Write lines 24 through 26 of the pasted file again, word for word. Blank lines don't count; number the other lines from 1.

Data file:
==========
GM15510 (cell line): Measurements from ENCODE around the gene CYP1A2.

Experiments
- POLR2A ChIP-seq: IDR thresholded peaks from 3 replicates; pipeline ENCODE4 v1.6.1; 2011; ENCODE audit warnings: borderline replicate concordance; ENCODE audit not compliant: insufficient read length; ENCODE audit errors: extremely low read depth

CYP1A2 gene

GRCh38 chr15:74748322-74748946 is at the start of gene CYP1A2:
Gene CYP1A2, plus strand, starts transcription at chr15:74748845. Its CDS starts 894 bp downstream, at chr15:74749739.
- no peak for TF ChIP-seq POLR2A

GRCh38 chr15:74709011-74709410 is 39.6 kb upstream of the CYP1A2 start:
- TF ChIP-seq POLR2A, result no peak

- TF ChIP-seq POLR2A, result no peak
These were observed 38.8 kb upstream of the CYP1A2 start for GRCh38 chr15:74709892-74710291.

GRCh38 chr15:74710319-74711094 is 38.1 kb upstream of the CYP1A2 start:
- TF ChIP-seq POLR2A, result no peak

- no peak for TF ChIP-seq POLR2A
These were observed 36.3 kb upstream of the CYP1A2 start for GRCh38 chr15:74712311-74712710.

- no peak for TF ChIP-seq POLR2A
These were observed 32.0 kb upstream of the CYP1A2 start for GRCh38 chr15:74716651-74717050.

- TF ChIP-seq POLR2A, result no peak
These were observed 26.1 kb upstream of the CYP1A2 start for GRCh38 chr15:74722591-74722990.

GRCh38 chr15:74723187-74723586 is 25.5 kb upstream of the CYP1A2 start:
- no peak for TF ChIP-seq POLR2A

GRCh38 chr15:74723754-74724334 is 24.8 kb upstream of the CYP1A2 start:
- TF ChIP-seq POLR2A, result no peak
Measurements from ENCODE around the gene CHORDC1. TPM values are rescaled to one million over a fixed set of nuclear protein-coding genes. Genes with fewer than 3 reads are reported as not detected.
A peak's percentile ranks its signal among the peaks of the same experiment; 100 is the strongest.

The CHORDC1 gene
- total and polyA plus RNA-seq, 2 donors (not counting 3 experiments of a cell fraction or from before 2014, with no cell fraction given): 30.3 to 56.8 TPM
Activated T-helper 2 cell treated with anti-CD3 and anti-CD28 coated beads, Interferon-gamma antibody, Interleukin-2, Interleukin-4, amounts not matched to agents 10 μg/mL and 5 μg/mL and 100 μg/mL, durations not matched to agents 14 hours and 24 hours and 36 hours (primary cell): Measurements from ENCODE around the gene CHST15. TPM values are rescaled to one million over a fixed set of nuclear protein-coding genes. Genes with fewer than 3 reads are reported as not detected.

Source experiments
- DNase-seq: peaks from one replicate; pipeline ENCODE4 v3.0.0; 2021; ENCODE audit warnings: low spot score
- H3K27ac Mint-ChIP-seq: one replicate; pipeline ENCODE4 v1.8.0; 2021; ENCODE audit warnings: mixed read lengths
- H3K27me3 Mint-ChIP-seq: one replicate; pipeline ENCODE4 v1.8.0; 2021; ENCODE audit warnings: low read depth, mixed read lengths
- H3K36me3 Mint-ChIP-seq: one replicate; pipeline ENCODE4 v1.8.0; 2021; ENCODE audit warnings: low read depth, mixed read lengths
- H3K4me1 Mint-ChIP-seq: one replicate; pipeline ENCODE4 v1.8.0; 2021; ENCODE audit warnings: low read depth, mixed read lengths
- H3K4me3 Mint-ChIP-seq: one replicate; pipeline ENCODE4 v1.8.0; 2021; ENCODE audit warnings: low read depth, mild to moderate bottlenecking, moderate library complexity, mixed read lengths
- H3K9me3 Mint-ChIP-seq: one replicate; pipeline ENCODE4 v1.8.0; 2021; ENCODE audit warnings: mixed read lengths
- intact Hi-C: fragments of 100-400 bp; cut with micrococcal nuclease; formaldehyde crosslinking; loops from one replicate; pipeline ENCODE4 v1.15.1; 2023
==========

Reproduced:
Measurements from ENCODE around the gene CHORDC1. TPM values are rescaled to one million over a fixed set of nuclear protein-coding genes. Genes with fewer than 3 reads are reported as not detected.
A peak's percentile ranks its signal among the peaks of the same experiment; 100 is the strongest.

The CHORDC1 gene